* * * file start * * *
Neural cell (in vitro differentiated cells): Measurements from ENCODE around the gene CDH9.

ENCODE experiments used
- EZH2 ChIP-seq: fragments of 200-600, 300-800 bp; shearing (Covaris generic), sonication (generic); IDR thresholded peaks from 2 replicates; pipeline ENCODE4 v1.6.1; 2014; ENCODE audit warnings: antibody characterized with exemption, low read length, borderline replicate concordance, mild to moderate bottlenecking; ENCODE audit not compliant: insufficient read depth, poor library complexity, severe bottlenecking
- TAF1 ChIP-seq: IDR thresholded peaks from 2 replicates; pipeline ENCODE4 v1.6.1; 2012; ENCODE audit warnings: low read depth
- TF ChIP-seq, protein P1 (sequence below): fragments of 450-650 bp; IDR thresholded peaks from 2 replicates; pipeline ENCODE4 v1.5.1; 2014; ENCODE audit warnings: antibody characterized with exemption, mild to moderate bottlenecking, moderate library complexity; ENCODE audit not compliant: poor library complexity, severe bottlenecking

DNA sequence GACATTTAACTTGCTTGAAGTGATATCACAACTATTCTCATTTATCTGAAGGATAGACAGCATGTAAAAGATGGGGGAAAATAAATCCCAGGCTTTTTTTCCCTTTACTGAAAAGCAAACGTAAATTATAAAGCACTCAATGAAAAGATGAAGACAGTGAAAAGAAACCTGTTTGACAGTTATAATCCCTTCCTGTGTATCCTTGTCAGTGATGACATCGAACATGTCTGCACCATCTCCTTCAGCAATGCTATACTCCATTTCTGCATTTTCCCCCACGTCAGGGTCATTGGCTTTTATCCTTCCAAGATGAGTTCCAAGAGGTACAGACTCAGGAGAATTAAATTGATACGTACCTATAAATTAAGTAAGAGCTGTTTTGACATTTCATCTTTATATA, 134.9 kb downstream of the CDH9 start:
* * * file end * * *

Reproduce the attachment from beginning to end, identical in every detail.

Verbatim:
Neural cell (in vitro differentiated cells): Measurements from ENCODE around the gene CDH9.

ENCODE experiments used
- EZH2 ChIP-seq: fragments of 200-600, 300-800 bp; shearing (Covaris generic), sonication (generic); IDR thresholded peaks from 2 replicates; pipeline ENCODE4 v1.6.1; 2014; ENCODE audit warnings: antibody characterized with exemption, low read length, borderline replicate concordance, mild to moderate bottlenecking; ENCODE audit not compliant: insufficient read depth, poor library complexity, severe bottlenecking
- TAF1 ChIP-seq: IDR thresholded peaks from 2 replicates; pipeline ENCODE4 v1.6.1; 2012; ENCODE audit warnings: low read depth
- TF ChIP-seq, protein P1 (sequence below): fragments of 450-650 bp; IDR thresholded peaks from 2 replicates; pipeline ENCODE4 v1.5.1; 2014; ENCODE audit warnings: antibody characterized with exemption, mild to moderate bottlenecking, moderate library complexity; ENCODE audit not compliant: poor library complexity, severe bottlenecking

DNA sequence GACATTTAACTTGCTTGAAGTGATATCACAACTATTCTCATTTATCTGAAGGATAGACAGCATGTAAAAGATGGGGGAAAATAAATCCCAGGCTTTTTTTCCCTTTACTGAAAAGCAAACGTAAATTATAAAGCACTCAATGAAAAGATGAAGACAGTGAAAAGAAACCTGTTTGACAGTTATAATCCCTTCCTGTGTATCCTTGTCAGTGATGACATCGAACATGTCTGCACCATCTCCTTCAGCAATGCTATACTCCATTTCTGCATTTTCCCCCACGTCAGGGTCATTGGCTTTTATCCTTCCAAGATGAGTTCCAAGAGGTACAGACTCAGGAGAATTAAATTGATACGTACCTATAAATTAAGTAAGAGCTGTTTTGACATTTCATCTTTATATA, 134.9 kb downstream of the CDH9 start: